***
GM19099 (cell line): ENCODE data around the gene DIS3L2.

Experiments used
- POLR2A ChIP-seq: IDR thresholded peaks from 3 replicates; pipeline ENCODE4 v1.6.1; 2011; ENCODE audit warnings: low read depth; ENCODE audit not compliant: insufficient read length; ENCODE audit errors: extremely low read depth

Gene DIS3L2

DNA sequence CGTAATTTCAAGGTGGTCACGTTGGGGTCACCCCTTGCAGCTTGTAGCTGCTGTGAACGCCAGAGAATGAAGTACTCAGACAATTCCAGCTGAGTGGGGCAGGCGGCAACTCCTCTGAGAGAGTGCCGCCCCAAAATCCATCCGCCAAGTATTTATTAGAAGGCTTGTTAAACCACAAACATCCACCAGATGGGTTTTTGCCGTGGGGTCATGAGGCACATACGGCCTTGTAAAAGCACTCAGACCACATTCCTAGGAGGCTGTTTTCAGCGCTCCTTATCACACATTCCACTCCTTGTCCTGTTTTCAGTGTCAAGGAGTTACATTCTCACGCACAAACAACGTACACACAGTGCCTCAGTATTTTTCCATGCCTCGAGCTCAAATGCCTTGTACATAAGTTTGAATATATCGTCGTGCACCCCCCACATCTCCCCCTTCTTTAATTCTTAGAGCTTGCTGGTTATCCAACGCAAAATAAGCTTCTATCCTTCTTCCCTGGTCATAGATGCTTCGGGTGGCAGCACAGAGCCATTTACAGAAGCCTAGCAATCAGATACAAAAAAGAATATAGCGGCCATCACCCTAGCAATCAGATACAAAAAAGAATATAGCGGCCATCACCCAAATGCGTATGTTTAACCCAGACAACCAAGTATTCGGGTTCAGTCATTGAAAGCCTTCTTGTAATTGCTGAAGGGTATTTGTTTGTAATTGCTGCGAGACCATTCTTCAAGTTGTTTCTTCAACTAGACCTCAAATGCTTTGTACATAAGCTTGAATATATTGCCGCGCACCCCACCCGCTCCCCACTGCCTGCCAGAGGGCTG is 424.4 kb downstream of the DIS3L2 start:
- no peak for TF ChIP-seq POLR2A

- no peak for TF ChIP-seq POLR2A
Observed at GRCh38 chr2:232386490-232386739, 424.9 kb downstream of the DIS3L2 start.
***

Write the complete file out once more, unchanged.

GM19099 (cell line): ENCODE data around the gene DIS3L2.

Experiments used
- POLR2A ChIP-seq: IDR thresholded peaks from 3 replicates; pipeline ENCODE4 v1.6.1; 2011; ENCODE audit warnings: low read depth; ENCODE audit not compliant: insufficient read length; ENCODE audit errors: extremely low read depth

Gene DIS3L2

DNA sequence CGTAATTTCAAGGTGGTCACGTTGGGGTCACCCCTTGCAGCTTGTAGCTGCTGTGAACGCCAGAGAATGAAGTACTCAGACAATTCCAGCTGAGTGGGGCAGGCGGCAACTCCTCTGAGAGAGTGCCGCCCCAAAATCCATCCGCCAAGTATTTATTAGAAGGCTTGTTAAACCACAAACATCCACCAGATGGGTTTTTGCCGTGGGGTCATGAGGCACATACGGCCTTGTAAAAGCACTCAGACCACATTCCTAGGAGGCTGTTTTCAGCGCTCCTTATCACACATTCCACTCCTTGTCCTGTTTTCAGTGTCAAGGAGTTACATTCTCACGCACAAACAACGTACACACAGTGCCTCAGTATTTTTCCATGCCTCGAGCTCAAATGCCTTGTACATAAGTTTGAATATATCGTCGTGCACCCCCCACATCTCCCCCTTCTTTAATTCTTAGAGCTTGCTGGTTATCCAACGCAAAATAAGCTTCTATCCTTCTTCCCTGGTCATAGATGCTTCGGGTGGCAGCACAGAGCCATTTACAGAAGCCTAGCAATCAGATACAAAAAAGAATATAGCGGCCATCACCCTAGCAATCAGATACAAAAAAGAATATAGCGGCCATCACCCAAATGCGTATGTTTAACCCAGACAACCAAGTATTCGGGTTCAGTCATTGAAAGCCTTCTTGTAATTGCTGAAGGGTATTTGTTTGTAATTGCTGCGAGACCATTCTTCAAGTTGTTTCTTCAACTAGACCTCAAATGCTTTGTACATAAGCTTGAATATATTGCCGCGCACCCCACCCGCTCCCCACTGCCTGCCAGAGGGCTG is 424.4 kb downstream of the DIS3L2 start:
- no peak for TF ChIP-seq POLR2A

- no peak for TF ChIP-seq POLR2A
Observed at GRCh38 chr2:232386490-232386739, 424.9 kb downstream of the DIS3L2 start.